A Guide to Crying in Public

Unless you’re one of those lucky people who lives in the middle of nowhere and never has to leave your house, chances are at some point you’ve had a mini-breakdown in a public place. It happens to us all! Normally it’s not anything earth-shattering that brings it on — perhaps you’ve had a particularly crappy day at work, or maybe you’re feeling extra tired because you had one too many glasses of free wine at that happy hour thing last night and then stayed up until four in the morning worrying that you’re going to spend the rest of your life alone? But sometimes it is actually a more serious/horrible thing, like your boyfriend tells you he’s been cheating on you in the cereal aisle of a grocery store or the doctor calls you at the office and tells you to come in for some scary test.

No matter what puts you in a fragile state, once you’re there it doesn’t take much to push you over the edge. One micromanage-y email from your boss or a funny look from a stranger on the street or the wrong song popping up on your iPod and the camel’s back is broken. It doesn’t matter that you’re standing in full view of 200 other commuters, your tears (or full-on wracking sobs) cannot be stopped. It feels terrible, but there’s no shame in it! You just have to ride it out and do what you can to minimize the damage.

First things first: When you find yourself on the brink of one of these emotional tornados, the best thing to do is the same thing you should do during an actual tornado: seek shelter. Never be shy about bolting from any kind of social situation if you feel tears welling up. Lie and say you’ve got an urgent phone call you have to take. Or, if you’re in some kind of professional meeting, excuse yourself by saying you don’t feel so well. I generally think it’s better for coworkers/clients to think you’ve got a stomach bug than to start guessing about what personal drama is making you cry. Wherever you are, don’t worry about what people will think, just make something up and get out of there.

Obviously heading to the nearest bathroom is the tried and true solution, but depending on where you are this might not be an option, in which case, get creative. If you’re at an office building or a hospital or other large corporate structure, go into the stairwell or duck into a supply closet. If you’re at a store (and who among us does not want to cry while shopping for clothes), go into the dressing room. If you’re in a restaurant or bar and the bathroom is taken, go out to the sidewalk and hide around the corner. If you’re at work, crouch in a corner of your cubicle or under your desk — or run out to your car if you have to. Just get away from people as fast as possible so you can freak out in private.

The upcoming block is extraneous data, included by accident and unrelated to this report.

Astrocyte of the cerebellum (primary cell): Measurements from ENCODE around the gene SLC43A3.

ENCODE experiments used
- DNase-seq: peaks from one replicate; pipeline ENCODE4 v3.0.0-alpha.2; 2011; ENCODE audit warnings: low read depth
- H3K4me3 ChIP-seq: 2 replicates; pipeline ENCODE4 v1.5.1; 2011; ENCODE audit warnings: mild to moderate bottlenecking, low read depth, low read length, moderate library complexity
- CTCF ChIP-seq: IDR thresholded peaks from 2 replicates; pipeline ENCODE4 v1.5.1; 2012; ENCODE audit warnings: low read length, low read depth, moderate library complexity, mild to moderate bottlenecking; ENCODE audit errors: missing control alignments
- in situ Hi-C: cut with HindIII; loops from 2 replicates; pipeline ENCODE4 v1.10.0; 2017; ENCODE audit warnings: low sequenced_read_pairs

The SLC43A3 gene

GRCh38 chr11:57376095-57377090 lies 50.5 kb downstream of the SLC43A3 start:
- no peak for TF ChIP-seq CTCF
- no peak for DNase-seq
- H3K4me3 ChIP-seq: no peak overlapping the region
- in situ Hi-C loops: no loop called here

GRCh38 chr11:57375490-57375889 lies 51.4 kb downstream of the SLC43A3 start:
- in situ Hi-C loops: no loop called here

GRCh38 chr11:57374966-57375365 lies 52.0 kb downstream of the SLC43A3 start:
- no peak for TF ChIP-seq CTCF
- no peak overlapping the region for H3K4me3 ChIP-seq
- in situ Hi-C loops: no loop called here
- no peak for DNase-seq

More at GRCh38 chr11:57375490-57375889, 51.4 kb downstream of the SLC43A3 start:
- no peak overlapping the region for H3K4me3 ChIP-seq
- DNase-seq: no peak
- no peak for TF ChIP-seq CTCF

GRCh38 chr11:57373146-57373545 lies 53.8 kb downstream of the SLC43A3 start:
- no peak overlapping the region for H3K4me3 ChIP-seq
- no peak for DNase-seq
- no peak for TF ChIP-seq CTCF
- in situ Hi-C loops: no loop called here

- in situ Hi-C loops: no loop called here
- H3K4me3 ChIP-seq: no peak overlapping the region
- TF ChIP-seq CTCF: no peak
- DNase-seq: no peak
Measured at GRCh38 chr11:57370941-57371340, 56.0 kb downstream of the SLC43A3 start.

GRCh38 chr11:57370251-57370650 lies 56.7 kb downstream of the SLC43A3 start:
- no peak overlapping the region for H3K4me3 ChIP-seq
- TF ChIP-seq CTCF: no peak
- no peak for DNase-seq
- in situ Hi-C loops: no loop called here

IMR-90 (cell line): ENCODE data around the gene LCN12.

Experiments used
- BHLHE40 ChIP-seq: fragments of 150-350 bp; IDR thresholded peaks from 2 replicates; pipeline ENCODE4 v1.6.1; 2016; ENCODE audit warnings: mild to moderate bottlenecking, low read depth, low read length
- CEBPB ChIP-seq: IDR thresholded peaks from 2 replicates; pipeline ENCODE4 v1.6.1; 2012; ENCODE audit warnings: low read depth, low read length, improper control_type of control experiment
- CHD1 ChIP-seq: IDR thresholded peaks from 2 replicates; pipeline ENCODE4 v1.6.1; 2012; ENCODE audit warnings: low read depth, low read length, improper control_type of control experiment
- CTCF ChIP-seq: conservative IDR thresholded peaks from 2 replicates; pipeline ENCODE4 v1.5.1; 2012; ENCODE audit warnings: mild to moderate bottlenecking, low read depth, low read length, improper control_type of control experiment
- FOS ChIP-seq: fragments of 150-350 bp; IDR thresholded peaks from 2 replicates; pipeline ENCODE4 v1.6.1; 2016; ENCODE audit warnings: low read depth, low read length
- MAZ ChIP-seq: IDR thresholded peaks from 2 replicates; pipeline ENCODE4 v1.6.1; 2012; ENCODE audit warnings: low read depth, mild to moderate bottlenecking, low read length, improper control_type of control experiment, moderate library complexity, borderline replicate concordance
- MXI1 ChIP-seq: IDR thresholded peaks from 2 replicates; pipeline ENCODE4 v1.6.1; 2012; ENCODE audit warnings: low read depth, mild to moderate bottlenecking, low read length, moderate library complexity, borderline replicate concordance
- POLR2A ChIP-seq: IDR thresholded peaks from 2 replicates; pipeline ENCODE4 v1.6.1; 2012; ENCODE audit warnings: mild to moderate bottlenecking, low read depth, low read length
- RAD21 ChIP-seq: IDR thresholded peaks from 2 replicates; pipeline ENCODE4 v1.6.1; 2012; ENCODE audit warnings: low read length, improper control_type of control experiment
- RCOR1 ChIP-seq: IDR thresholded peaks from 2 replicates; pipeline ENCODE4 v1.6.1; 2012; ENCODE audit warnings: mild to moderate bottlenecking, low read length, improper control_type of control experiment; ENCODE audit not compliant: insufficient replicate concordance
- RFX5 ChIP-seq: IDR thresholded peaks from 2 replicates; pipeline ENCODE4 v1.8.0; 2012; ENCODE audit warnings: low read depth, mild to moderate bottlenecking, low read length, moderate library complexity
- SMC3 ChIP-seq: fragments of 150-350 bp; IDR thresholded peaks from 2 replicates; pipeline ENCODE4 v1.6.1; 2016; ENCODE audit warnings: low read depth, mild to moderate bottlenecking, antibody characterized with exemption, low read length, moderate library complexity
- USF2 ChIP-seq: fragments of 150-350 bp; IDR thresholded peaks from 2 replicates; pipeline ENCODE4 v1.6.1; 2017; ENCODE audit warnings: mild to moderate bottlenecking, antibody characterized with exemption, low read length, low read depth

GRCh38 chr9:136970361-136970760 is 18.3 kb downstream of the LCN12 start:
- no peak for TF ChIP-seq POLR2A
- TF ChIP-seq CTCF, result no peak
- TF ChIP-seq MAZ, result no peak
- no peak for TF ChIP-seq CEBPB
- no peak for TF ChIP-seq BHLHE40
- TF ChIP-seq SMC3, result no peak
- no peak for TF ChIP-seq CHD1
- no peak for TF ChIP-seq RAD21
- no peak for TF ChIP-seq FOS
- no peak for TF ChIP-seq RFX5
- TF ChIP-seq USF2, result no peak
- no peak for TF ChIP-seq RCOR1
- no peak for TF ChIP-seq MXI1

Unfortunately, as you’ve probably experienced yourself at some point, there are many instances where hiding just isn’t an option. If you can’t get to a safe space in time, you’ll just have to ride out the storm in full view of everyone. At a certain point crying in public is a bit like throwing up, it’s going to happen whether you like it or not. So you can either fight it and make yourself even more miserable or you can go with it and politely do your best not to get it on anyone around you.

Here are the three basic steps to surviving full loss of tear duct control in public:

1. Talk Yourself Down

When you feel tears coming on and you have no escape path, it’s natural to panic. But in this case that’s only going to make it worse. You’re going to have to channel your best supportive friend voice and walk yourself through it. (Inside your head; not out loud!) Start by reminding your brain that crying is natural. As they sang on “Free to Be You and Me,”

It’s all right to cry
Crying gets the sad out of you
It’s all right to cry
It might make you feel better

The sooner you can get it out of you, the faster you’ll be able to regain your dignity. So don’t fight the tears, just let them roll out of you, and focus on breathing deeply. This will calm you down, and also it’s the best way to stop yourself from making those weird hee-hee-heeaving sounds that I find way more embarrassing than the actual tears themselves.

As you breathe in and out, you have to actively focus on not thinking about what’s upset you to begin with. Instead of digging deeper into your pit of despair, go to your happy place, as those annoying self-help people always say. I don’t care if you have to think about puppies licking your face, or put a cloyingly upbeat song on your iPod, or picture a deadly worm crawling into the ear of the person who has upset you, just do whatever it takes to distract yourself enough to stem the tide of tears. Now is not the time to deal with your emotions, that’s better left for when you get home, where you can open your gaping wound back up and drink a glass of wine in the bathtub while you wallow in self pity and sob uncontrollably—you know, like sensible people do.

2. Play Dumb